Feature Story

The Future of Connected Cars: What to do With All That Data?

by Steve Wildstrom

A look at the changes ahead for auto makers and drivers as cars get more connected to the rest of the world.

The modern automobile has become a data collection machine. As you drive down the road, sensors in the car’s various systems report your speed, engine RPM, steering angle, brake pressure, and myriad other bits of information to the computers, perhaps several dozen of them, that control the vehicle’s functions.

But there are a couple of big problems with the data as it exists today. One is that most of the information collected is used, for example, in the computer that controls the traction control system, and immediately discarded. Second, sensors and processors in cars communicate over a variety of proprietary data buses that often cannot talk to each other, let alone the outside world.

This is starting to change as cars become, as Helder Antunes, managing director in Cisco’s connected industries business unit, puts it, “rolling data centers.” One change that will come to cars is most or all of the proprietary communication will be replaced with an internet protocol network. This won't happen very quickly, since car design cycles are measured in years, not months, and automakers are rightly very conservative about changes in systems that can affect safety. But the promise of lower costs, greater reliability, and reduced weight is too tempting to pass up.

Another change coming is that cars are going to get connected to the rest of the world, becoming part of the rapidly growing internet of things. Today, if cars communicate at all, they typically do it through the internet connection of a mobile phone, linked to the car through Bluetooth. The major exception is General Motors’ OnStar system, which has built-in cellular capabilities. In the future, however, cars are likely to use a form of Wi-Fi called Dedicated Short-Range Communications (DSRC) to send data to roadside sensors and to each other.

In the meantime, the search is on for ways to make cars’ data capabilities more useful to drivers. This has showed up first in the information and entertainment systems. Almost any car built in the last few years can get entertainment content such as the Pandora internet music service by plugging a mobile phone into the audio system, but many models now provide full integration, with programming information and touch-screen controls on an in-dash display through systems such as Ford’s Sync or Cadillac’s Cue.

Car makers are also beginning to replace navigation systems’ static maps, usually loaded from DVDs, with constantly updated maps, points of interest, and real-time traffic information from the internet. For example, Hyundai and Kia are partnering with Google to bring Google Maps to cars, while Toyota is working with Nokia to bring its Here mapping system to cars sold in Europe and the Middle East.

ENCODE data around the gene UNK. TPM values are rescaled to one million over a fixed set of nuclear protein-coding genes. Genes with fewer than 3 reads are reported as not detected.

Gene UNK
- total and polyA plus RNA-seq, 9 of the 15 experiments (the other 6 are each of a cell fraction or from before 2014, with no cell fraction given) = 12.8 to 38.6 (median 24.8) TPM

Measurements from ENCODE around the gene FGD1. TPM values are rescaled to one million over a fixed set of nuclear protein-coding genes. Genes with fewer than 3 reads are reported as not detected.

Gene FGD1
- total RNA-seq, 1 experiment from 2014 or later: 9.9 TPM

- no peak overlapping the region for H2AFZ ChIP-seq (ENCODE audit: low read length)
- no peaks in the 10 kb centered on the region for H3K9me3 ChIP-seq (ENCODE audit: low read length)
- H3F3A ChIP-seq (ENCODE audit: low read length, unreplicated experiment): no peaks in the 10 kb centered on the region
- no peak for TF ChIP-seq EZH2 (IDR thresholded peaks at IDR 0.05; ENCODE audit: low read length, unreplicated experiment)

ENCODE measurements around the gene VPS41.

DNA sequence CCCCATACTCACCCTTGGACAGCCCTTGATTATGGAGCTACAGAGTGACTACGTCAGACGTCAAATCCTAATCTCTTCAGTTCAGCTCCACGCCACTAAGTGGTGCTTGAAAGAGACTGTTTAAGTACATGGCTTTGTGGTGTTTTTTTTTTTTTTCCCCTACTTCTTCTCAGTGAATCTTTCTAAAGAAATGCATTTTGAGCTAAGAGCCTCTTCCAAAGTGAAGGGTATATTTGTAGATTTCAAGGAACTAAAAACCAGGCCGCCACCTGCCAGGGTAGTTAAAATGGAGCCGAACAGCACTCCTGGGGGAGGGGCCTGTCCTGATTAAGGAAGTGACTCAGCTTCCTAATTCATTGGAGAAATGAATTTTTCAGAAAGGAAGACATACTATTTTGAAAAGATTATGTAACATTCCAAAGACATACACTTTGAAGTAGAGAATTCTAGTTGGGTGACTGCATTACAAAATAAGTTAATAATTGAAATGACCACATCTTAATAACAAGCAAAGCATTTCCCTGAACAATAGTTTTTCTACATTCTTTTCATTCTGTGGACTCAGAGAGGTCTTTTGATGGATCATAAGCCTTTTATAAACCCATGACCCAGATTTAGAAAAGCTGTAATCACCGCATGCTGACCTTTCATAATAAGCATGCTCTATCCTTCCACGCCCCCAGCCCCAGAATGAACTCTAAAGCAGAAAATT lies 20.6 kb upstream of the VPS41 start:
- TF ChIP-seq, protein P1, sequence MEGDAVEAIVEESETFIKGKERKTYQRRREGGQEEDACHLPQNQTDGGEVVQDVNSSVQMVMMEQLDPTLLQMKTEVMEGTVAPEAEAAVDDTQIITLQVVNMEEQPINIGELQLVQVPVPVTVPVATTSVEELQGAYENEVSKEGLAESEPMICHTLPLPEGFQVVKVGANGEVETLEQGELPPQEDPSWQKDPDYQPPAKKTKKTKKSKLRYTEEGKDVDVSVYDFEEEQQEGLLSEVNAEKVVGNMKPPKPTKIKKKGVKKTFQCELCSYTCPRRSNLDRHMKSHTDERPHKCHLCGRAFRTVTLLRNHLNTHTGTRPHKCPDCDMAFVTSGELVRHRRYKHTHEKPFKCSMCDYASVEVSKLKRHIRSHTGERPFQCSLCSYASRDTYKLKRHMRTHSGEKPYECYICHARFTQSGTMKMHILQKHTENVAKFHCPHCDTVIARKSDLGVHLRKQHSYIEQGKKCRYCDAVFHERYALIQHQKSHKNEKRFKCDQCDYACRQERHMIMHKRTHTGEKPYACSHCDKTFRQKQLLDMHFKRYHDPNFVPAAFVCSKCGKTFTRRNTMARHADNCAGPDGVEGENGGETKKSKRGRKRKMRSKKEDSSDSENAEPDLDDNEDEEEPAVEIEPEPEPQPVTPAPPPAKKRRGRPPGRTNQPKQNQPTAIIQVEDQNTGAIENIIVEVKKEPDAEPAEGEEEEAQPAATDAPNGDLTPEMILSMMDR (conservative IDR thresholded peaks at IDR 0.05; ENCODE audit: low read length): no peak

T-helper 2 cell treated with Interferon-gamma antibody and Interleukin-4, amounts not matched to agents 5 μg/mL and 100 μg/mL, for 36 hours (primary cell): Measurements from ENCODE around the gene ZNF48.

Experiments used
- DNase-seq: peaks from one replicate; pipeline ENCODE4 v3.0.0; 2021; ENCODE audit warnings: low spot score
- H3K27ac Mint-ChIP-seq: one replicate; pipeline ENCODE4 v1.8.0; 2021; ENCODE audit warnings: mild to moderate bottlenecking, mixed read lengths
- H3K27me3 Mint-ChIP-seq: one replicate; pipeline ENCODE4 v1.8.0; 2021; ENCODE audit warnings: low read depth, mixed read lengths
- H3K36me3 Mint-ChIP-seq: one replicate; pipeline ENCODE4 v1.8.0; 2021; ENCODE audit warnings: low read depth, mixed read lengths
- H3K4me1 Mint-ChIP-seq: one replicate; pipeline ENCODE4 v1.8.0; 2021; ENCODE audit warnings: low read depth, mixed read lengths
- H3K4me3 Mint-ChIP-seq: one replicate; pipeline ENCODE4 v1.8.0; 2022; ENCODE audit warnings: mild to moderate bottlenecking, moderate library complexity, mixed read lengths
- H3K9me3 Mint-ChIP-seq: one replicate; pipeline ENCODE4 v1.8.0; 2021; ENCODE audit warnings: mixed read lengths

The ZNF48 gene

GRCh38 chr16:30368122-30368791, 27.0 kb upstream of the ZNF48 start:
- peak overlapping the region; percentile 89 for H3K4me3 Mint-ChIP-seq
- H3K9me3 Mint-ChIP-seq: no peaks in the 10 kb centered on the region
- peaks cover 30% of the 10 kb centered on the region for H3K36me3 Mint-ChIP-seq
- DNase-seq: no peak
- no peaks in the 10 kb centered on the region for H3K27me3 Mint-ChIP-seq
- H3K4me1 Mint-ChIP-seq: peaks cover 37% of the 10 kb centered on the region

To speed the search for expanded applications, car companies are turning to outside programmers. In January, GM held a “connected car hackathon” where developers were invited to try to create apps over a weekend. Ford has launched a program to encourage third party app development for its Sync AppLink platform, including providing developers with hardware that simulates the in-car systems.

Ford is taking a considerable step further with a program to encourage the creation of applications that take advantage of all that data that cars generate. Since cars don't yet communicate that data externally, the key to the system is an interface unit that plugs into the computer diagnostic (OBD II) port on selected Ford models and taps into data on up to 20 different automotive systems, from engine power to brake pedal position to door locks and headlight function. The read-only interface feeds the information to an Android device. Accompanying open-source software helps a developer create applications that can use the information.

What kind of applications might this effort produce? That’s up to the imagination of developers, says T.J. Giuli, research team leader at Ford’s new Silicon Valley Lab in Palo Alto. “We want to create a community around this,” says Giuli. “We are very interested in open-source hardware.”

Of course, there’s a long road from pounding out some code based on OpenXC to actually getting an application into a car. Because of safety, regulatory, and liability concerns, any software that runs in vehicles has to undergo rigorous testing first. Any hardware that might result from the project would have to be subjected to even greater tests of reliability and durability.  “Say you were to develop something that enables vehicle to vehicle data communications,” says Giuli. “Anything like that would have to last for the life of the vehicle.”


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